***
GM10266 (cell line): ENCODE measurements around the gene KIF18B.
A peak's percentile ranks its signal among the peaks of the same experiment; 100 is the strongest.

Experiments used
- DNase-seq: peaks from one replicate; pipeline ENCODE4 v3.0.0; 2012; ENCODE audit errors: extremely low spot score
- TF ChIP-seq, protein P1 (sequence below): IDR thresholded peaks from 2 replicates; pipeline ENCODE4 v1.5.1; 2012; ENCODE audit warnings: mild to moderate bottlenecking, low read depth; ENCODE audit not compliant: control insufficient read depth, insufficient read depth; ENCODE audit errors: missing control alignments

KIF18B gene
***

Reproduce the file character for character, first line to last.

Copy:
GM10266 (cell line): ENCODE measurements around the gene KIF18B.
A peak's percentile ranks its signal among the peaks of the same experiment; 100 is the strongest.

Experiments used
- DNase-seq: peaks from one replicate; pipeline ENCODE4 v3.0.0; 2012; ENCODE audit errors: extremely low spot score
- TF ChIP-seq, protein P1 (sequence below): IDR thresholded peaks from 2 replicates; pipeline ENCODE4 v1.5.1; 2012; ENCODE audit warnings: mild to moderate bottlenecking, low read depth; ENCODE audit not compliant: control insufficient read depth, insufficient read depth; ENCODE audit errors: missing control alignments

KIF18B gene